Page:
te is the carrier lifetime and K is related to the nonlinear gain coefficient e by the expression 
where ai and am are the internal and mirror losses, respectively. Finally, the maximum 3 dB frequency bandwidth is obtained from the relation 
In table 1 we have gathered the results of dg/dn, K, e and f3dB obtained with equations (3)-(6) for three laser devices. The values of the MQW laser constants used in the calculations are: V = 7.2×10-12 cm3, G = 0.06, hi = 1, ai = 30 cm-1 and am = 60 cm-1. The values of hi and ai were determined from measurements of the external efficiency as a function of L. Finally, am is defined as (1/L)ln(1/R), where R is the mirror reflectivity and equals 0.3 for cleaved facets.
Table 1: Intrinsic MQW laser parameters determined from the small signal modulation response.
The results shown for the intrinsic laser parameters in table 1 are consistent with other high speed data obtained for MQW lasers in the 1.55 mm emission wavelength range. There is little work reported for the compressively strained InGaAs/AlGaInAs/InP material system. A somewhat higher dg/dn value was reported using relative intensity noise measurements with a device having a greater cavity length, but the data was evaluated only at lower fr values below 10 GHz . Besides, e data is scarce in this material system and has been reported only for lattice matched MQW lasers, where the data diverge, since it is either a factor of 2 - 3 smaller , similar  or greater  than our results shown on table 1. Therefore, the effect of the compressive strain on e remains unclear in InGaAs/AlGaInAs/InP MQW heterostructures. Moreover, the increase of e with the conduction band discontinuity reported in ref. cannot be confirmed, although the conduction band discontinuity increases under compressive strain. On the other hand, we can also compare our data with results reported for the strained InGaAs/InGaAsP/InP material system. In this case, higher values of dg/dn and e have been reported resulting in similar values for K, which imply similar maximum frequency bandwidths f3dB [20,21].
When carrier transport effects in the SCH layers are taken into account, f3dB has been shown to decrease and equation (6) becomes unaccurate . The asymmetric SCH layers of our MQW devices were designed to avoid such effects, but carrier transport in the barrier layers might also contribute to decrease somewhat the measured value for f3dB . However, we should point out that the frequency bandwidth around 20 GHz measured in our laser devices, results mainly from the parasitic response of the device buried structure. These arise from the large series resistance measured on these devices and from leakage currents outside the active region, which degrade the light-current characteristics at higher bias current levels. The latter cannot be eliminated by the logarithmic subtraction of the frequency response described above. Leakage currents through semi-insulating InP:Fe layers are usually explained in terms of double carrier injection , which increase the diffusion capacitance at higher bias current levels, and therefore lowers the parasitic frequency 1/2pRC of the device. Besides, the existence of currents through the laser electrodes, that do not contribute to the stimulated emission, can produce an apparent decrease of the value measured for dg/dn, as shown in a separate work . This might explain the lower dg/dn values measured on our devices compared to results reported for InGaAs/InGaAsP/InP MQW lasers [20,25], though the frequency response measurements for the latter were reported using longer cavity lengths and stripe widths, which increase the active volume, and consequently, increase dg/dn according to equation (3).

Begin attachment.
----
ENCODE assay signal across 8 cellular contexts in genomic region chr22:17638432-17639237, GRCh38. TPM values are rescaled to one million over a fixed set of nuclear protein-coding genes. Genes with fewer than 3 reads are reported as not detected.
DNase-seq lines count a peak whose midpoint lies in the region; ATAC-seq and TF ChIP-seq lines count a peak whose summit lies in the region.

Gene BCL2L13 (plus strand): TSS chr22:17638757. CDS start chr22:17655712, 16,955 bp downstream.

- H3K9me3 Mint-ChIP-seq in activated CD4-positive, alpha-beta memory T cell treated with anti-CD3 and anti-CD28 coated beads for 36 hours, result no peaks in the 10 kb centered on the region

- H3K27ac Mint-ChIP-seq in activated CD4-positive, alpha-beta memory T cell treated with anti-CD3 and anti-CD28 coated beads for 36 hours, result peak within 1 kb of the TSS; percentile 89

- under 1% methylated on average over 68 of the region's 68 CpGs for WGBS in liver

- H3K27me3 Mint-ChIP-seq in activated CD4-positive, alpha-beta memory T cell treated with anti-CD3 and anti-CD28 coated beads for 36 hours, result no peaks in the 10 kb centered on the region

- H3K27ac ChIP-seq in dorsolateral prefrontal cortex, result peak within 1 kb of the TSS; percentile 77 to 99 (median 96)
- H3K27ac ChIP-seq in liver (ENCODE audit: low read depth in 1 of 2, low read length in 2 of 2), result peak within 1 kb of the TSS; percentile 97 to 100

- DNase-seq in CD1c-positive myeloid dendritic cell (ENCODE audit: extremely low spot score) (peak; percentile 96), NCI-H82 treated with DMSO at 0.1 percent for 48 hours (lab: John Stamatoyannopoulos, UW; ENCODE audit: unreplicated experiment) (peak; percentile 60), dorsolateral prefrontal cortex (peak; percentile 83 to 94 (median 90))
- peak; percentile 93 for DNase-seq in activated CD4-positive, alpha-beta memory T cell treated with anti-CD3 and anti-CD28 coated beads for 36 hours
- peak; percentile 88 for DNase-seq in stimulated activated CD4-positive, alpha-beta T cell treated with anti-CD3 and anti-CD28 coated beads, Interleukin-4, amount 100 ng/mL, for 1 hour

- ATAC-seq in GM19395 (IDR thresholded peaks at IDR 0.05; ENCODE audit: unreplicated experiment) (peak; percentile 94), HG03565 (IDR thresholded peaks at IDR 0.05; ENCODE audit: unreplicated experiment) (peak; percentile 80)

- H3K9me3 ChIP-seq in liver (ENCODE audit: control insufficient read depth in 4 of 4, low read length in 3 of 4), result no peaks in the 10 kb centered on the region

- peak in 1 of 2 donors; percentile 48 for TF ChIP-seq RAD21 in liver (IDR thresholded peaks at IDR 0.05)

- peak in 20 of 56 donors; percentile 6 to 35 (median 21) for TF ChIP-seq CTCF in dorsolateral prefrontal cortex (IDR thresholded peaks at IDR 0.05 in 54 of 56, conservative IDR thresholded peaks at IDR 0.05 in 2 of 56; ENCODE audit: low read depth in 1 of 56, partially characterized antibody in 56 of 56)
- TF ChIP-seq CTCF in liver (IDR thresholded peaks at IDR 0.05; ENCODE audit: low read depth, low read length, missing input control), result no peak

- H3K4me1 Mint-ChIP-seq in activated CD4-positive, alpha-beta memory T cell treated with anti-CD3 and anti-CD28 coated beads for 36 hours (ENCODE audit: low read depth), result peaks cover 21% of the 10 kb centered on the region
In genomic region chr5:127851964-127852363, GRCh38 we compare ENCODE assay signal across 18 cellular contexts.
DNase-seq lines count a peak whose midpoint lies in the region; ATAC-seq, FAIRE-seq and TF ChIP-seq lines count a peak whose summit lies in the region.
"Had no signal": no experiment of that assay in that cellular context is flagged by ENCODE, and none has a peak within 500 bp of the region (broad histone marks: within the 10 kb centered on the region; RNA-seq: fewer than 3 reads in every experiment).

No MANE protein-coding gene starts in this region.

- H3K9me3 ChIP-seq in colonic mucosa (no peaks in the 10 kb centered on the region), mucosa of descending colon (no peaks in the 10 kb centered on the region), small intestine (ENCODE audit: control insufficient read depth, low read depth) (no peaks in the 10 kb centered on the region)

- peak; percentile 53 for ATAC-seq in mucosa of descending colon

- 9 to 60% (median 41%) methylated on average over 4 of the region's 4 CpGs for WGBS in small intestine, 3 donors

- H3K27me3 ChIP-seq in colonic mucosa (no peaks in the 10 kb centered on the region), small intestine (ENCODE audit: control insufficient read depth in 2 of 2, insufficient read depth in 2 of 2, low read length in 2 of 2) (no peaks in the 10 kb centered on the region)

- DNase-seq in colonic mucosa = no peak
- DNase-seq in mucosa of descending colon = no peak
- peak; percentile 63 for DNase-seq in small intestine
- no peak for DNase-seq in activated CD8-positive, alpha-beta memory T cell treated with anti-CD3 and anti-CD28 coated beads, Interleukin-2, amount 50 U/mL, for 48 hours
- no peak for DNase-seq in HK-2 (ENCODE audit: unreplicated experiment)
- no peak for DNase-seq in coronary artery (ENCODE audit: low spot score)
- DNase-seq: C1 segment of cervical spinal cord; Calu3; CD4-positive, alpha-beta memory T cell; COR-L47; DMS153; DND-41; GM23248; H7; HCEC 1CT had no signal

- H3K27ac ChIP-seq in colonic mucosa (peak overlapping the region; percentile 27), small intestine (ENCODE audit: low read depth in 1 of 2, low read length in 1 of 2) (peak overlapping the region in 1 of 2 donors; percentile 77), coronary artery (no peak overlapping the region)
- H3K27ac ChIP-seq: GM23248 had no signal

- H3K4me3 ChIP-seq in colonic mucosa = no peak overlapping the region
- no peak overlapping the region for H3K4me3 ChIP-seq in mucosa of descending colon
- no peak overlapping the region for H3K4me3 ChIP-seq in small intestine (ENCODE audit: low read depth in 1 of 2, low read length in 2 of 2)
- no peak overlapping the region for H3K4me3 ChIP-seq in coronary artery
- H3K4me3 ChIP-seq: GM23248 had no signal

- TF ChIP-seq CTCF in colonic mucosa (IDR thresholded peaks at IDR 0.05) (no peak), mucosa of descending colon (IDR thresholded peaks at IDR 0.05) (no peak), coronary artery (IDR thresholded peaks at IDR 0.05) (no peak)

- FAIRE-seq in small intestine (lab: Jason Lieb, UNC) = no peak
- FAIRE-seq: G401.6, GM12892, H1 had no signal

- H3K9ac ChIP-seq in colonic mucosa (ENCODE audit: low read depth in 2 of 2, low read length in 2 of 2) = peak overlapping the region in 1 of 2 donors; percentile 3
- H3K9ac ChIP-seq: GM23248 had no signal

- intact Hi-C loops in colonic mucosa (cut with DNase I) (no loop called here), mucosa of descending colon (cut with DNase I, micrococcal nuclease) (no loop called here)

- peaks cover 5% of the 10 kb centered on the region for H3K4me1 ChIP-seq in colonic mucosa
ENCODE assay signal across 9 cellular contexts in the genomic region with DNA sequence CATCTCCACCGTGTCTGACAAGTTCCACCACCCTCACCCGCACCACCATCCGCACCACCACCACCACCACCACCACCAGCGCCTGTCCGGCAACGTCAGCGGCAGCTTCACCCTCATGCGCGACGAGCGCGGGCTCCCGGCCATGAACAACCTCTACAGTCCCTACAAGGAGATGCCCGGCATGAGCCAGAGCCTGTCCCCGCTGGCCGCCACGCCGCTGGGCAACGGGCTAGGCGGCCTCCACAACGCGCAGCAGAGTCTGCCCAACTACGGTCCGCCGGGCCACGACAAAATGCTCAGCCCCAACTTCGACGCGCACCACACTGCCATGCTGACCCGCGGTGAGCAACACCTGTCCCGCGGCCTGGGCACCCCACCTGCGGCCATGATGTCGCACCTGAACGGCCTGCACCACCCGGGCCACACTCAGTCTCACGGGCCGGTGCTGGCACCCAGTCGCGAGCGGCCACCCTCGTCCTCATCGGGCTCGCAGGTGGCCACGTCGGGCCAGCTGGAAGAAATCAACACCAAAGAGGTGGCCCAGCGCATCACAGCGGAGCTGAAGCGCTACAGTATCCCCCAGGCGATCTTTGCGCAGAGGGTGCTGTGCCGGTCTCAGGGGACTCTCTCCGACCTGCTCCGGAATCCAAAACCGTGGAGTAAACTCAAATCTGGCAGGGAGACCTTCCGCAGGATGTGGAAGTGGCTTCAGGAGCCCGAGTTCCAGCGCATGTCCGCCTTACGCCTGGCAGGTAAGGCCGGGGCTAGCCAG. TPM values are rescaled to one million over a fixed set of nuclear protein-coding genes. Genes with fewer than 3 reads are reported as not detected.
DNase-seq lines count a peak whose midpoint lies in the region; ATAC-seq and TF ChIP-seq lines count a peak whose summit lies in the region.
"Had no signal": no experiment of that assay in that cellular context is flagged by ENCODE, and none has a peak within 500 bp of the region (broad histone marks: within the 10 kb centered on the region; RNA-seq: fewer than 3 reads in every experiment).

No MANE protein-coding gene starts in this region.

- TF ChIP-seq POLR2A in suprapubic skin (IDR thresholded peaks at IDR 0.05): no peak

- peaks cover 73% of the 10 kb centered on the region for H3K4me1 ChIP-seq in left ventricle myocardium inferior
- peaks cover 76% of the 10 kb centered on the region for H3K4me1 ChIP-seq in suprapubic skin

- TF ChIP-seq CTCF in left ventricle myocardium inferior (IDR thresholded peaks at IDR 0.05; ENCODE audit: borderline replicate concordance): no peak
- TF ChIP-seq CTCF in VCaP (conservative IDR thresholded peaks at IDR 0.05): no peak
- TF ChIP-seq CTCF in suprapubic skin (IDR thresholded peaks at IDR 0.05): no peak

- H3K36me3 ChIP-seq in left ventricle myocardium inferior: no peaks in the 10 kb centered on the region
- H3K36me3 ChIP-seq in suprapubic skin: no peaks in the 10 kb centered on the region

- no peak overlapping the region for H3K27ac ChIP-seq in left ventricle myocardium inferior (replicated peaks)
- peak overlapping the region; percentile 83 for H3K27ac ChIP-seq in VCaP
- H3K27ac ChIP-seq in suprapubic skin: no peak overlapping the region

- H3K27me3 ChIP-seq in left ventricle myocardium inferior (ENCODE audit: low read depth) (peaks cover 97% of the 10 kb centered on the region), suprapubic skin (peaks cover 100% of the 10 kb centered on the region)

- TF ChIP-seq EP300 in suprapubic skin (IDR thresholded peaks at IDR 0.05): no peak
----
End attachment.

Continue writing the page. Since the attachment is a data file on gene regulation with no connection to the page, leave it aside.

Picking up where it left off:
We have characterized the high frequency response of compressively strained InGaAs/AlGaInAs/InP DFB-MQW lasers processed with the mushroom stripe buried structure and emitting at the wavelength of 1.55 mm. The frequency response subtraction method was employed to extract the intrinsic response of the MQW active layer under small signal modulation to eliminate the parasitic contributions of the laser structure. The differential gain and the nonlinear gain coefficient of the MQW laser devices were measured, and from the value of K, we have estimated a f3dB above 30 GHz. However, the measured modulation bandwidth is lowered by the low pass frequency roll-off caused by the parasitic response of the laser buried structure, which is produced by the highly resistive AlInAs buffer layer and the leakage currents through the InP:Fe semi-insulating layers.